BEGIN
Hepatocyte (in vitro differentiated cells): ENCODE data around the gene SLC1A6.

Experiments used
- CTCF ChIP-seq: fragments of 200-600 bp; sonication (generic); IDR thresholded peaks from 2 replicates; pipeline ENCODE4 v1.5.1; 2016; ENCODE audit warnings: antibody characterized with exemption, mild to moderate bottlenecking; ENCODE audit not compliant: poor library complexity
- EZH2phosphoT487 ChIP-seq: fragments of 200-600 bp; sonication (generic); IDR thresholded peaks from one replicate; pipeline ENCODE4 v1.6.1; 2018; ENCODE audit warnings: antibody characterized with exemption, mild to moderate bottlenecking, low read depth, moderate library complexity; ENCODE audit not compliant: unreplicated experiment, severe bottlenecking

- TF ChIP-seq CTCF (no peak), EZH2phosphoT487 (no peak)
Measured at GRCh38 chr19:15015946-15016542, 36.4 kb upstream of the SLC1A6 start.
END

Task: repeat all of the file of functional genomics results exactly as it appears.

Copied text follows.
Hepatocyte (in vitro differentiated cells): ENCODE data around the gene SLC1A6.

Experiments used
- CTCF ChIP-seq: fragments of 200-600 bp; sonication (generic); IDR thresholded peaks from 2 replicates; pipeline ENCODE4 v1.5.1; 2016; ENCODE audit warnings: antibody characterized with exemption, mild to moderate bottlenecking; ENCODE audit not compliant: poor library complexity
- EZH2phosphoT487 ChIP-seq: fragments of 200-600 bp; sonication (generic); IDR thresholded peaks from one replicate; pipeline ENCODE4 v1.6.1; 2018; ENCODE audit warnings: antibody characterized with exemption, mild to moderate bottlenecking, low read depth, moderate library complexity; ENCODE audit not compliant: unreplicated experiment, severe bottlenecking

- TF ChIP-seq CTCF (no peak), EZH2phosphoT487 (no peak)
Measured at GRCh38 chr19:15015946-15016542, 36.4 kb upstream of the SLC1A6 start.